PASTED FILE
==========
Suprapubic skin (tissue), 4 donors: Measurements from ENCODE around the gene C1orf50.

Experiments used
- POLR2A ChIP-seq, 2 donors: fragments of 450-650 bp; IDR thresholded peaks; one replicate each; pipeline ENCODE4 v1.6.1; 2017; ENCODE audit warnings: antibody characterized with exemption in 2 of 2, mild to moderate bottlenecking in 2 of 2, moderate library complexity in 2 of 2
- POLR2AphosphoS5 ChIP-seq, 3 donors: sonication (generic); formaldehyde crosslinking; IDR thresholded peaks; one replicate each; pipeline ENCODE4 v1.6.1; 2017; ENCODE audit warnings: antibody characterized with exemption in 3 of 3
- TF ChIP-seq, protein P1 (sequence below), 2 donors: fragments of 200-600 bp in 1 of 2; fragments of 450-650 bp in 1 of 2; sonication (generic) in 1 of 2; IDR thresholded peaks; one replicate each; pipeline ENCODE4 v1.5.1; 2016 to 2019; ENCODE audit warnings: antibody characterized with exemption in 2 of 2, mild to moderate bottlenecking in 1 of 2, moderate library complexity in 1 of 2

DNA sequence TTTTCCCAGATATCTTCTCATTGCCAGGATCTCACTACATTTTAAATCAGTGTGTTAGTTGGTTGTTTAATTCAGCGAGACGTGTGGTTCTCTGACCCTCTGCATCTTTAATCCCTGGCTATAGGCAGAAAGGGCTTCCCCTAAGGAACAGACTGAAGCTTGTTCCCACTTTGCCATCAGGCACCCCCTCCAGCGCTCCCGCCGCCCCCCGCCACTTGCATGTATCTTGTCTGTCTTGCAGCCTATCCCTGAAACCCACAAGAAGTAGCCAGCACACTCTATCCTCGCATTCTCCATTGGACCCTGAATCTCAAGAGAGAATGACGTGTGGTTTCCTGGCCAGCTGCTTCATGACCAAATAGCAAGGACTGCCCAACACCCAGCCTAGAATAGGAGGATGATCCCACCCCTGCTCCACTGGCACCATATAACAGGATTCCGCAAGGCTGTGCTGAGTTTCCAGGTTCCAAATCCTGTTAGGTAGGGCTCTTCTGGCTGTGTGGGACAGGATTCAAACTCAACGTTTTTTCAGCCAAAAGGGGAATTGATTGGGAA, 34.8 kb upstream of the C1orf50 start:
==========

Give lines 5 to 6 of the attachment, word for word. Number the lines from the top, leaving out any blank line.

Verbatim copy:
- TF ChIP-seq, protein P1 (sequence below), 2 donors: fragments of 200-600 bp in 1 of 2; fragments of 450-650 bp in 1 of 2; sonication (generic) in 1 of 2; IDR thresholded peaks; one replicate each; pipeline ENCODE4 v1.5.1; 2016 to 2019; ENCODE audit warnings: antibody characterized with exemption in 2 of 2, mild to moderate bottlenecking in 1 of 2, moderate library complexity in 1 of 2

DNA sequence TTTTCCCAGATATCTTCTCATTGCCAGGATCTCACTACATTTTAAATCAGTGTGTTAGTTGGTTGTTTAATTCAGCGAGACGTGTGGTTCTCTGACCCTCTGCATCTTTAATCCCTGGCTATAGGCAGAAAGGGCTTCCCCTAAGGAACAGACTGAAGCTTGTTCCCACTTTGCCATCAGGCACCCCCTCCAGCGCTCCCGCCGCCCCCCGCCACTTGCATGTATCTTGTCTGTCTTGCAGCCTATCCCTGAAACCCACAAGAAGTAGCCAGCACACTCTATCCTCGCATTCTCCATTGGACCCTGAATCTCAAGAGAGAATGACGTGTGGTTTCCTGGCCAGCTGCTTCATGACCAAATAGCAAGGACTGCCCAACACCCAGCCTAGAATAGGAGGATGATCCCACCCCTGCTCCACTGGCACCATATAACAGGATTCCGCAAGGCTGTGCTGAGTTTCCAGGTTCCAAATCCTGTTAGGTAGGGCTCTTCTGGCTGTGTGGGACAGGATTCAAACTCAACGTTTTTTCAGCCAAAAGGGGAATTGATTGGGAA, 34.8 kb upstream of the C1orf50 start: